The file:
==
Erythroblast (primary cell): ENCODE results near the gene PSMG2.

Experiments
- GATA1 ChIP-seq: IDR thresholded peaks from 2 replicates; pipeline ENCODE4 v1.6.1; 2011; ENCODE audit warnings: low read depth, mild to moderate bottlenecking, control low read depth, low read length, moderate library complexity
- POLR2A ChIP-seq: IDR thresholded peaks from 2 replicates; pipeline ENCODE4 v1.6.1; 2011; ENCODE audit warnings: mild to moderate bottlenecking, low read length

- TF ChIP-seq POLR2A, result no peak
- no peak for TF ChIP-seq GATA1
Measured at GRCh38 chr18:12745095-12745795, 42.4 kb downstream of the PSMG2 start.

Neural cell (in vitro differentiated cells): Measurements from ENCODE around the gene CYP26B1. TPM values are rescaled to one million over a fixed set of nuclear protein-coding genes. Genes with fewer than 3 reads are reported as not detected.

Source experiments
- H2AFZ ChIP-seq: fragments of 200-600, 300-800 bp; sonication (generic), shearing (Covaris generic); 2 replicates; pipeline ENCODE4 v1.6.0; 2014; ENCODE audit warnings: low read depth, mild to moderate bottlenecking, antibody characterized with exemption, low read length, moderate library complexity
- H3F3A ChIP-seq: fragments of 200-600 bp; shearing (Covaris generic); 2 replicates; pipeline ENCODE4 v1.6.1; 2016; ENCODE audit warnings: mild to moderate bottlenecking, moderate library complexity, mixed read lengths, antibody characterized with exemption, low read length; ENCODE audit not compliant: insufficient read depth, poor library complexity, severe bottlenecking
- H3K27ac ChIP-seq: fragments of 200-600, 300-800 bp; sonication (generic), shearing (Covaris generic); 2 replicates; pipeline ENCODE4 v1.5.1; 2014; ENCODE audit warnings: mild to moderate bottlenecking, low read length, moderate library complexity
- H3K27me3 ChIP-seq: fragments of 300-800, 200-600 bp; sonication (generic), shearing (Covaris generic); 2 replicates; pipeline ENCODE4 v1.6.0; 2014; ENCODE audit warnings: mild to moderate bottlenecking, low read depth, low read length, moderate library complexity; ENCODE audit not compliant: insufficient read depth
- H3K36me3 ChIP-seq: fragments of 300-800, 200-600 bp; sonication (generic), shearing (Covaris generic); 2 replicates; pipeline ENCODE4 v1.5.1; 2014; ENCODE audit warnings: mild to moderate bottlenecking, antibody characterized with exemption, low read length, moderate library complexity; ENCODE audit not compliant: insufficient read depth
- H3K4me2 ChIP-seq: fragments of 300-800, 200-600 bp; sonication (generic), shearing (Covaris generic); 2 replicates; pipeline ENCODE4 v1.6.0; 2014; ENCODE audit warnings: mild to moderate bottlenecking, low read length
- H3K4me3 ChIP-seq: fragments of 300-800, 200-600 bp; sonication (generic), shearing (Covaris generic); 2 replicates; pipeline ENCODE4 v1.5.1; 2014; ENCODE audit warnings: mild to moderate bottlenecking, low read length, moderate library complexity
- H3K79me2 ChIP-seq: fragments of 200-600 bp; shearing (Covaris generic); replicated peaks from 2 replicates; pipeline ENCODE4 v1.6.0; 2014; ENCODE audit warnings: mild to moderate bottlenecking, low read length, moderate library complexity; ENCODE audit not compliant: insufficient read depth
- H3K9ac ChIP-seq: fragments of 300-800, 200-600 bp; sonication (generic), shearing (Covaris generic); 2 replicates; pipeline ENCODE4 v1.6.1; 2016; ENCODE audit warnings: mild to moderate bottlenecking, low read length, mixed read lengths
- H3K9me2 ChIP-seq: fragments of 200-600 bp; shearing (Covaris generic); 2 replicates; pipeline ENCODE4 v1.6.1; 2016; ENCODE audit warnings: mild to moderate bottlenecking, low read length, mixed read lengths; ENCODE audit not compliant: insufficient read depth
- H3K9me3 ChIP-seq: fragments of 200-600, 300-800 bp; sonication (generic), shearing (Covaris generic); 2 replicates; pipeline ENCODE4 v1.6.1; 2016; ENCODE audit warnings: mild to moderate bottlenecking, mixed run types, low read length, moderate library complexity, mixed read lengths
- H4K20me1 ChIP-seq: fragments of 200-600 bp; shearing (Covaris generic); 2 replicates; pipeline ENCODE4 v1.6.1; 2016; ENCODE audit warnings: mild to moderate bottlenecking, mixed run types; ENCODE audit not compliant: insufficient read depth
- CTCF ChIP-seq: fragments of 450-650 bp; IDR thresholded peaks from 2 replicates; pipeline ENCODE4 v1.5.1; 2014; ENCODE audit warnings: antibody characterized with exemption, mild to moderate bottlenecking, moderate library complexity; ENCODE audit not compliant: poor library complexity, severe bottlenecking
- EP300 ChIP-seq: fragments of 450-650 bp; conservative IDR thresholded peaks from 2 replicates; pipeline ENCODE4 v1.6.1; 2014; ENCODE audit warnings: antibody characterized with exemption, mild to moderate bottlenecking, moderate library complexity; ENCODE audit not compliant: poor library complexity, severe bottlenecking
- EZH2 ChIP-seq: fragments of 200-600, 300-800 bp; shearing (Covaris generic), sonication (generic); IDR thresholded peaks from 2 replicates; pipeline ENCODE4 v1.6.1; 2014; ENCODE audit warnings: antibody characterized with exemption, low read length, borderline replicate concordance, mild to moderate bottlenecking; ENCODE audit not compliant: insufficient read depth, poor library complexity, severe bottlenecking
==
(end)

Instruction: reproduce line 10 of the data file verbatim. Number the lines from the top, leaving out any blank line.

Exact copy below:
- H2AFZ ChIP-seq: fragments of 200-600, 300-800 bp; sonication (generic), shearing (Covaris generic); 2 replicates; pipeline ENCODE4 v1.6.0; 2014; ENCODE audit warnings: low read depth, mild to moderate bottlenecking, antibody characterized with exemption, low read length, moderate library complexity